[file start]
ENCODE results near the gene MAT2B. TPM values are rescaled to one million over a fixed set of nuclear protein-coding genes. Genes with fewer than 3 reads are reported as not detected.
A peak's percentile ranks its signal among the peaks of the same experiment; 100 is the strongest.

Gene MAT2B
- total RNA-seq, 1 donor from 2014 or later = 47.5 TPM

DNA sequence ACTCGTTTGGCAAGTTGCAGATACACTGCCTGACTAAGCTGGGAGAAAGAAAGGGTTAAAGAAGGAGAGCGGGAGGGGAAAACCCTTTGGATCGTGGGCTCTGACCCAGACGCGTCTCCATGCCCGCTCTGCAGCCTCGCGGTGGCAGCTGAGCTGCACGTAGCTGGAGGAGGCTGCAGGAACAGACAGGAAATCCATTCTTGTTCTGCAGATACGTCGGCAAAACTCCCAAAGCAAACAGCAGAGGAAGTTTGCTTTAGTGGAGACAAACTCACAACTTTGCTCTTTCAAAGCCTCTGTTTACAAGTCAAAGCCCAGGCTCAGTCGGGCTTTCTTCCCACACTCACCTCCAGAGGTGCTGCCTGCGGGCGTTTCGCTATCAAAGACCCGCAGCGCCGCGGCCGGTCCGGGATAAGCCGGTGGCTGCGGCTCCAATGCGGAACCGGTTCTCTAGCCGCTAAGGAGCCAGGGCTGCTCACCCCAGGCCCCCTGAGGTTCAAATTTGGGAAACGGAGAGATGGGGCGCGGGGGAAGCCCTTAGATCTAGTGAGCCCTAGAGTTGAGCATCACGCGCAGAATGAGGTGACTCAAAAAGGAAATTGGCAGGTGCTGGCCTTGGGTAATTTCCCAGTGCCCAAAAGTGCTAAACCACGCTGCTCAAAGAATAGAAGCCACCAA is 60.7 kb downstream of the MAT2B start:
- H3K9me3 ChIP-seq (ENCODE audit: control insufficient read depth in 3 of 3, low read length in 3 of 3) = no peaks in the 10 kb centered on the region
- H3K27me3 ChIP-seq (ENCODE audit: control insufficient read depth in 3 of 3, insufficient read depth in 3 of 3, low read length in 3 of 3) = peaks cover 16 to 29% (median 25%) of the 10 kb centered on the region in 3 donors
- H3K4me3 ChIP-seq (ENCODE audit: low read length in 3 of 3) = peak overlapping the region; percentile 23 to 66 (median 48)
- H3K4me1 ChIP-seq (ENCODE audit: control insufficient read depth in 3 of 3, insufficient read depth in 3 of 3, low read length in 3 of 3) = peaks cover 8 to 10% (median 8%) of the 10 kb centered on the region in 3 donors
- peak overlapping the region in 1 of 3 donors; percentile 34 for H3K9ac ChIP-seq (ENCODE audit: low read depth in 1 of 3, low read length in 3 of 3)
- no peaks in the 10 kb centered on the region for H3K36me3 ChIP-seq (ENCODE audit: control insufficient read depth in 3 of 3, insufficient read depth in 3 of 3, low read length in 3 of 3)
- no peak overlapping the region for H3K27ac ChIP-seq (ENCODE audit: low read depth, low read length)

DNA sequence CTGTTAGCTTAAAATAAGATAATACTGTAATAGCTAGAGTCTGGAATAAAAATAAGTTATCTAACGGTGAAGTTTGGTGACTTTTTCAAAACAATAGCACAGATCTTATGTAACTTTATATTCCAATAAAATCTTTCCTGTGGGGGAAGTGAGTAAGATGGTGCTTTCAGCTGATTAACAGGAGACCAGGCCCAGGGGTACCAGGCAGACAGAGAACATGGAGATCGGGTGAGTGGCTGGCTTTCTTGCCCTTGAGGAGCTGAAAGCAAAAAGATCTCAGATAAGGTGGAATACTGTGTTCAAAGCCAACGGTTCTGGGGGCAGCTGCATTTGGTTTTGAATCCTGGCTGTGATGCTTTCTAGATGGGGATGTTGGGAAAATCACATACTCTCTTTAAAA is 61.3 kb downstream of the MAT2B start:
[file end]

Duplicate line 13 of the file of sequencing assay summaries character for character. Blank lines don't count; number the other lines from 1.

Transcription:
DNA sequence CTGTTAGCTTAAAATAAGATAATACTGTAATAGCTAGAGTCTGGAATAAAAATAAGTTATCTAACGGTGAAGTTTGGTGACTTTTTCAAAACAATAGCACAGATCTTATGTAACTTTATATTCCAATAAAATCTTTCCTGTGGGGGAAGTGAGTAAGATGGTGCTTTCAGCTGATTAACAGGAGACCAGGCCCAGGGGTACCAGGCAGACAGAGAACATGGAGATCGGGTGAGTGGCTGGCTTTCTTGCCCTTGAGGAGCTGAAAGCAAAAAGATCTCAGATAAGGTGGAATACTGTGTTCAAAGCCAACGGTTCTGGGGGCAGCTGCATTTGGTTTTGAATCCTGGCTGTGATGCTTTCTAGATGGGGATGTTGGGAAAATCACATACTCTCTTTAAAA is 61.3 kb downstream of the MAT2B start: